The rise in the number of contingent workers in the U.S. is significantly changing the way companies are managing their workforce. According to a survey conducted by Staffing Industry Analysts, human resources and procurement professionals should work more closely in the hiring of contingent talent. Traditionally it was exclusively procurement departments who handled these matters, treating temporary employees the same way as other external resources.
The prevailing opinion among industry insiders is increasingly that procurement should be more limited to elements like pricing and risk management, whereas HR's talent acquisition can apply more broadly to temporary and contract employees in addition to full-time workers. Staffing Industry Analysts gives some suggestions on how to overcome the concerns that may be keeping HR employees from taking on a bigger role in contingent hiring:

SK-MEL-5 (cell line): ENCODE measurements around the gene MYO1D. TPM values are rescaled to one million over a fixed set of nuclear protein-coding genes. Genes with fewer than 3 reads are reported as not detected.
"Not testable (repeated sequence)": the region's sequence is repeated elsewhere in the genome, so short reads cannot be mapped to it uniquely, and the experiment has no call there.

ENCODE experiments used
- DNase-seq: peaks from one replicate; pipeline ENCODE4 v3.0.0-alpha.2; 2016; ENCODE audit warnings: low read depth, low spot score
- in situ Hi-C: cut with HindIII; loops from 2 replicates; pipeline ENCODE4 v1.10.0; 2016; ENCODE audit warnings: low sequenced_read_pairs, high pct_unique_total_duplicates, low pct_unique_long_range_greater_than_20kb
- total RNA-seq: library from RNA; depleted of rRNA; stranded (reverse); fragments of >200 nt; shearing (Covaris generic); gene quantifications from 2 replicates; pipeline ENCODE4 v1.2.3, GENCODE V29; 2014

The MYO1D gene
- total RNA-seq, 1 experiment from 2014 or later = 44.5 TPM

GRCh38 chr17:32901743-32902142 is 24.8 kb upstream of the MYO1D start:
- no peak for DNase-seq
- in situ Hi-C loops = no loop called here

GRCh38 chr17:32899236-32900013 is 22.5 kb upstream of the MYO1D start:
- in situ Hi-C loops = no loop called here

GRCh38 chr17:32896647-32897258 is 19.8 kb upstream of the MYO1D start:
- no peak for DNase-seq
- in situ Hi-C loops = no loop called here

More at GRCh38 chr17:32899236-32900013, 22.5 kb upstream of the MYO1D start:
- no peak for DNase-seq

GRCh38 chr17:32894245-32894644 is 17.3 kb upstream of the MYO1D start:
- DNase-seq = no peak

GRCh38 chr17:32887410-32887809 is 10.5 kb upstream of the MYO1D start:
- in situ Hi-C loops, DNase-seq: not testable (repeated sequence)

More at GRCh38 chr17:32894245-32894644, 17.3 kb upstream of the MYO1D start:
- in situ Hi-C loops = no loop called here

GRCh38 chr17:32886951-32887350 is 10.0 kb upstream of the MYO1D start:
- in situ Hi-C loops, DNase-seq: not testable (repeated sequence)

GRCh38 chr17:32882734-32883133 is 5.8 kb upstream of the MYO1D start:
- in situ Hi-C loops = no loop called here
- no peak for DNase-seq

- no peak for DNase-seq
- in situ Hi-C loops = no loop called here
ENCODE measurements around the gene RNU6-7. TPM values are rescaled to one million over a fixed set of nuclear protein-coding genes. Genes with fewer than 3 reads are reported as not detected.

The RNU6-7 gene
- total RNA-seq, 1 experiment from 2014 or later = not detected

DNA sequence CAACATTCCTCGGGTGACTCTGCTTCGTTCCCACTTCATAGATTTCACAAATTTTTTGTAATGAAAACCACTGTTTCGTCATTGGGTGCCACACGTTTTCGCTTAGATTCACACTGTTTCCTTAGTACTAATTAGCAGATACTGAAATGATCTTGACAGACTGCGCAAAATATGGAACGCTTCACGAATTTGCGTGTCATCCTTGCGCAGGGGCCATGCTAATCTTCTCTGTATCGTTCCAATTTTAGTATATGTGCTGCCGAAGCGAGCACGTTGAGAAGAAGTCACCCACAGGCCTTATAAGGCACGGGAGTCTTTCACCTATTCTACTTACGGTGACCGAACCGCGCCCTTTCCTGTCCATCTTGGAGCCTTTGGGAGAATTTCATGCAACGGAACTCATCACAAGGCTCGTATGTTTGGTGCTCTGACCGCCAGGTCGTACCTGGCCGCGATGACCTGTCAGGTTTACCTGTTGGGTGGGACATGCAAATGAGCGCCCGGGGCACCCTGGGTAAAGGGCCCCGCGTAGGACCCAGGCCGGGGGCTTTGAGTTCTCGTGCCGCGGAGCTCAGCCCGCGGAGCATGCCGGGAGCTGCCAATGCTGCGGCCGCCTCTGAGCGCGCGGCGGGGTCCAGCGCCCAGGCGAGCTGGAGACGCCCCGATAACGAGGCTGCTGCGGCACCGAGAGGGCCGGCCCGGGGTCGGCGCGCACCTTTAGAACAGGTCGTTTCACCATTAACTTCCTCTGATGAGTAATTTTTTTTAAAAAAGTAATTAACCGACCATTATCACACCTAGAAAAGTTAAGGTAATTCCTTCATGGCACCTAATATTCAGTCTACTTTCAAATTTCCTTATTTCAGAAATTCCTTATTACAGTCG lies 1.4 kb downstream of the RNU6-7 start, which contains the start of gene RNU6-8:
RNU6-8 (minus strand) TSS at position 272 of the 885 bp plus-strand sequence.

Legal: HR professionals may be wary of legal issues related to mixing contingent and permanent workforce under a single umbrella, but these concerns are generally unfounded. Share successful examples of organizations that have increased HR involvement in the hiring of contingent workers.
Territorial: HR managers may feel like their recruiting skills are being disregarded if there is a high rate of conversion of contingent into full-time employees. However, a new approach can in fact give them the opportunity to use those headhunting abilities in new ways.
Value: The conversion rate of contingent workers to full-time employees can be the key to convincing HR of the value of the value of integrating the contingent workforce into their recruiting activities.
Identifying talented individuals who can eventually join the full-time staff is one of the biggest contingent workforce management challenges. HR departments can make that search much easier by applying many of the same strategies they use to hire other employees.